Well, in my personal experience such complete freedom of choice makes me attracted each time by the project which appears most pleasant at the moment. This is usually the latest one, still exciting with its many unexplored directions and yet free of disappointments. Following the pleasant way each time, all the not-so-pleasant but possibly more important tasks remain undone. Sometimes, the mood-based scheduling method will even fail completely and leave you drifting around for hours. And then, at the end of the day, nothing has been achieved.
Conclusion: We want to see all projects advance at least a small step every (other) day. This can be achieved by a balanced multi-tasking approach. Here, "multi-tasking" means that every project should re-appear periodically in your schedule, separated by not too large time intervals. "Balanced" means that the number of different projects squeezed into a single working day should be modest, so that the mental effort connected with switching between topics remains bearable. Also, we want to be able to focus long enough on each individual topic, in a contiguous time span without interruptions, in order to make a significant progress.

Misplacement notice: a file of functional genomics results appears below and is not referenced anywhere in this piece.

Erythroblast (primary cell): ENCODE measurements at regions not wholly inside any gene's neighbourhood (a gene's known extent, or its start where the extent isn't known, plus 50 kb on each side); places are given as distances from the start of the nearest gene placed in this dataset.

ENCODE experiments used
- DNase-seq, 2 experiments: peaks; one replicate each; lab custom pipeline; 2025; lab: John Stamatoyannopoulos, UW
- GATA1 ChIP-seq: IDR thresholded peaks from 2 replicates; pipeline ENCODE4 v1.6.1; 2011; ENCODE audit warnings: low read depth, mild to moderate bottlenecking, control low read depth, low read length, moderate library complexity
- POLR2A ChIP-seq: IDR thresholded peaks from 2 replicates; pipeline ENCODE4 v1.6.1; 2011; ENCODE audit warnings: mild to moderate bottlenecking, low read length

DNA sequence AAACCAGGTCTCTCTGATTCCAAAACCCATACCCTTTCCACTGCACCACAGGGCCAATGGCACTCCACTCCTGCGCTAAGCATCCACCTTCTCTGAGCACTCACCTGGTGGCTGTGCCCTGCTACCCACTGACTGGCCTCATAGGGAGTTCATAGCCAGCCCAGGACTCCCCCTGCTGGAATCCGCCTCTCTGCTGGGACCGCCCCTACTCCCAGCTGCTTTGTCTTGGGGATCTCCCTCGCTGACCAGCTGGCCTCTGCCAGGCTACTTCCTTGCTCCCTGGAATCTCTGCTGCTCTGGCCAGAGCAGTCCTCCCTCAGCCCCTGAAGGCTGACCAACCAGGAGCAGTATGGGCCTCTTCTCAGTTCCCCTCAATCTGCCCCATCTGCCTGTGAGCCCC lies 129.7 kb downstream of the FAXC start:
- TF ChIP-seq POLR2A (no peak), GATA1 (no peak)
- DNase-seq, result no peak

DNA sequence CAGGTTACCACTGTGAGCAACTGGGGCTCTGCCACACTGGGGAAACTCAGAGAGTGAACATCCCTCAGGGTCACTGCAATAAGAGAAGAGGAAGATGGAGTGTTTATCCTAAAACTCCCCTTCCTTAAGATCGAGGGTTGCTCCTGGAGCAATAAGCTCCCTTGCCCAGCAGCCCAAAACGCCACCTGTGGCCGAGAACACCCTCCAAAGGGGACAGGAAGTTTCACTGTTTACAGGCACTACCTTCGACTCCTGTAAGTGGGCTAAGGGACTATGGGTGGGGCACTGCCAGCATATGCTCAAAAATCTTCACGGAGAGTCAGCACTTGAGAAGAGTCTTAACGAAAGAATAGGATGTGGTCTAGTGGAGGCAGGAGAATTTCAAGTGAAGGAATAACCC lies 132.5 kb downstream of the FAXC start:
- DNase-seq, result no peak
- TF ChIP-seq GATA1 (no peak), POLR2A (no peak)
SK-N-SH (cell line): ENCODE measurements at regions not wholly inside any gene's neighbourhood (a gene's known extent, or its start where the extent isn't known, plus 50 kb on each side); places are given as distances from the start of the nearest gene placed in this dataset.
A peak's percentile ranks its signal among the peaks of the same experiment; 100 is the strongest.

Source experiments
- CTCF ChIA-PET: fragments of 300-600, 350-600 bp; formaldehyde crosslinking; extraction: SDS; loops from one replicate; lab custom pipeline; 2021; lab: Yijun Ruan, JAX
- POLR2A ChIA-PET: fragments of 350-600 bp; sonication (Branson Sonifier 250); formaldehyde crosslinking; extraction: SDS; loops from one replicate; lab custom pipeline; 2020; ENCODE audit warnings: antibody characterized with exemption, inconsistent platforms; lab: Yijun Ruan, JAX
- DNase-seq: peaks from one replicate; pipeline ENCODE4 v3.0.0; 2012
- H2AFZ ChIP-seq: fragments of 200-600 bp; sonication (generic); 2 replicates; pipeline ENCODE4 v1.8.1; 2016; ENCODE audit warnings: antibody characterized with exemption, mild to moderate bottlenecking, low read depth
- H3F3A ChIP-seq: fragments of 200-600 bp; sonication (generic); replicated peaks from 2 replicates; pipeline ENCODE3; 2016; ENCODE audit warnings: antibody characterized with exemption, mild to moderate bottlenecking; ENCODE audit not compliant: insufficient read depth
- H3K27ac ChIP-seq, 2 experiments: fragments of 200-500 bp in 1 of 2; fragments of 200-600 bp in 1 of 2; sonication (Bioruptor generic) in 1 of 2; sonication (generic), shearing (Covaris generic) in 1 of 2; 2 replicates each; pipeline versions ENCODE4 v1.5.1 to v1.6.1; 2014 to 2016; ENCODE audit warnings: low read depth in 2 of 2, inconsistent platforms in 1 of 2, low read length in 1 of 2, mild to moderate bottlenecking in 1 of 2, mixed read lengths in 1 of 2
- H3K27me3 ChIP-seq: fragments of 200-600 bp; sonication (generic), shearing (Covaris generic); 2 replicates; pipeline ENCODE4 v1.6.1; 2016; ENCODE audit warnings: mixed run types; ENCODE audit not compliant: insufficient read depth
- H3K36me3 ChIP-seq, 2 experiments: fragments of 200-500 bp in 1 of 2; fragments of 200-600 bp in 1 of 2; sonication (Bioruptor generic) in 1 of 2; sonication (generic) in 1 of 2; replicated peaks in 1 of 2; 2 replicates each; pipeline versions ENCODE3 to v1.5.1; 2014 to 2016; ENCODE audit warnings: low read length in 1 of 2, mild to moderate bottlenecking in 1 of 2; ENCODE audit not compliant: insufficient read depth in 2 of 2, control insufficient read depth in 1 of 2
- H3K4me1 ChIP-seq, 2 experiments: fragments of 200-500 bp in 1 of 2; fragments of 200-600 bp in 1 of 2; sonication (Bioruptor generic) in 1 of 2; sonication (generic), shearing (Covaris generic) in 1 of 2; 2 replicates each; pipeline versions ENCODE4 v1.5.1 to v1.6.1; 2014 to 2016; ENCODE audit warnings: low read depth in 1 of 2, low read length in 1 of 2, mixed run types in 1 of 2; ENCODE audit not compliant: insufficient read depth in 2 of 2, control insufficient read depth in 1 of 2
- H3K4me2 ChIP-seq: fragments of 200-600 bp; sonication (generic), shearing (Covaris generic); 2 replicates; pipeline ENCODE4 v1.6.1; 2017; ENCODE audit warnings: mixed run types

Obviously, there is a trade-off between the above requirements. Everybody will have to find out his or her personal limits. In my case, I found that the maximum number of different projects per day should not exceed 3 and that each contiguous working time unit should only be about 30 minutes long. Since my working day is longer than 3 x 30min, I often spontaneously devote several 30min-units to the same topic within a single working day. But in such cases there has to be a clear break between each unit. And it must always be made sure that all the different projects scheduled for the day will actually be covered.
In order to make such a balanced multi-tasking approach practicable, however, it has to be supported by certain psychological techniques. In the long run, you will only implement new habits into your life that make you feel better. And this is where the B.o.P. idea comes into play.